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Samizdata, derived from Samizdat /n. - a system of clandestine publication of banned literature in the USSR [Russ.,= self-publishing house]

An Anti-Soviet agitator retires from the BBC

Seva Novgorodsev, dubbed: ‘The DJ who ‘brought down the USSR’ has retired. Well I was pleasantly surprised to learn that an anti-Soviet even got a look-in at the BBC, but this was at the World Service, until recently funded by the Foreign and Commonwealth Office (even greater wonder!) and in Russian language broadcasts. I have no idea if this man is as well-known as the article states, but I do like the sound of his using ridicule against the Soviets, something we should all use for Statists.

Seva’s programmes were meticulously prepared and scripted. He timed the intros to all the songs he played and crafted links that fitted perfectly.
“Then gradually I started to insert some jokes,” he recalls. “I knew that people were bored stiff in Russia, especially the young people, who were under oppression of their family, of the school, of their youth party organisation. And Russia is a huge country and especially in provincial places, life is excruciatingly boring.”

He would also take a dig at the Soviet love of ‘science’, and I don’t mean Lysenko.

Beatlology was the name given to a series of 55 short programmes about the Fab Four – it was, he says, “a pun on a lot of unnecessary scientific papers that the Russians used to write, because if you had a degree it would add 30 roubles to your wages”

The latter reminds me of the some points on Samizdata, science is hard here and credentialism here. Oh dear, are we having the gap left by the Soviet Union slowly filled in?

5 comments to An Anti-Soviet agitator retires from the BBC

  • Laird

    I had never heard of him before, but he sounds like an interesting fellow.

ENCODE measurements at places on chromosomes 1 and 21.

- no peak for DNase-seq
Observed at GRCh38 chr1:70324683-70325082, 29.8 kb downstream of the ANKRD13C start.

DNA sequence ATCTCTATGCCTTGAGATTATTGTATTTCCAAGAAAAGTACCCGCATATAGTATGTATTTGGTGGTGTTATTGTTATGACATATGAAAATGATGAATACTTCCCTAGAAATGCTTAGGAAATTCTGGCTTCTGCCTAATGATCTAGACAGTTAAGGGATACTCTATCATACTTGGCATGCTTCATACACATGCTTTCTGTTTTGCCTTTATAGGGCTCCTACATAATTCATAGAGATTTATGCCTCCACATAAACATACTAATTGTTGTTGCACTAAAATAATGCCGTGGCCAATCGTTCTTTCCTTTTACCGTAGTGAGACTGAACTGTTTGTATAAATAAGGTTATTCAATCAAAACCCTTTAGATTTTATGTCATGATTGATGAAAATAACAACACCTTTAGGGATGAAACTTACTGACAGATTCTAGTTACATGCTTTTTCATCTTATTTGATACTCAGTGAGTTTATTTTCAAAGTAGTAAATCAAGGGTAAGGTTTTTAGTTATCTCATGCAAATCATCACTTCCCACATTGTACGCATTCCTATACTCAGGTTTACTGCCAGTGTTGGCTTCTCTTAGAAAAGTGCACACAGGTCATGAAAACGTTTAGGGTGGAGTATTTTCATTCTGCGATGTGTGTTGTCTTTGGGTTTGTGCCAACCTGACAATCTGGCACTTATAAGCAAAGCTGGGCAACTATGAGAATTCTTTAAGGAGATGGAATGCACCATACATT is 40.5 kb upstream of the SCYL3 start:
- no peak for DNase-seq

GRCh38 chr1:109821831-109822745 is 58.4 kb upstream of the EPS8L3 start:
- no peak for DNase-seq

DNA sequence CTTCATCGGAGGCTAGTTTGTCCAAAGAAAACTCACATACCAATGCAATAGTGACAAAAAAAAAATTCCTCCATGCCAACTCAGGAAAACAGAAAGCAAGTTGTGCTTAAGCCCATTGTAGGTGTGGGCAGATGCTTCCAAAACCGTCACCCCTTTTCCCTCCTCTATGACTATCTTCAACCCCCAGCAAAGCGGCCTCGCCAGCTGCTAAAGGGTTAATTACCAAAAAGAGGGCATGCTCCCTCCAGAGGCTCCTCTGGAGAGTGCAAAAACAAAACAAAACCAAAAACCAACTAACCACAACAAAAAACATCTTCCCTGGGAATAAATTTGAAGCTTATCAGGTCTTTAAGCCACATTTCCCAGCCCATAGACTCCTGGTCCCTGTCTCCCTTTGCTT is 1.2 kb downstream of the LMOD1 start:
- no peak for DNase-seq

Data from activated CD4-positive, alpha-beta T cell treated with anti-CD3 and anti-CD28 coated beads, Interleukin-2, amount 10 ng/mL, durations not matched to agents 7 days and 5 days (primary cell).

• Paul Marks

    Interesting indeed.

  • Plamus

    Having spent my early childhood behind the Iron Curtain… this sounds like the BBC is blowing their own d… I mean vuvuzelas. My grandfather, a retired fairly high-level apparatchik in a provincial city, listened to BBC and Deutsche Welle on short-wave radio most evenings – did not change him one bit, died a communist. I don’t know anyone born after the mid-60’s who listened to any radio – cassette tapes put an end to it. The curtain was not impenetrable, especially in the 80’s – lots and lots of music, video, jeans, Toblerone made it through.

    I don’t know Mr. Novgorodtsev – maybe he reached and changed the minds of a few young people in Russia. “Brought down the USSR”? Nope. More like this.

  • Veryretired

    I applaud the courage of anyone who stood in opposition to that monstrosity. Critics of the SU were sometimes subjected to some very serious retaliation by their secret police, which operated at home and abroad, and also the vehement opposition by the legions of fellow travelers here in the west, who would engage in the most scurrilous types of character assassination in order to protect the object of their devotion to the collective dream.

    There will come a moment in each life when that person is called upon to stand up for their liberties, or cower in fear and allow them to be snatched away.

    As in so many things in life, you may very well be the only one who knows what happened when that moment arrived. But, you will know, down deep in your heart, whether you are who you claim to be, or an empty vessel.

    When you look in the mirror the next morning, and the next, and the next, you will know who you truly are.

  • Paul Marks

    Both Plamus and Veryretired have made, in their different ways, good comments.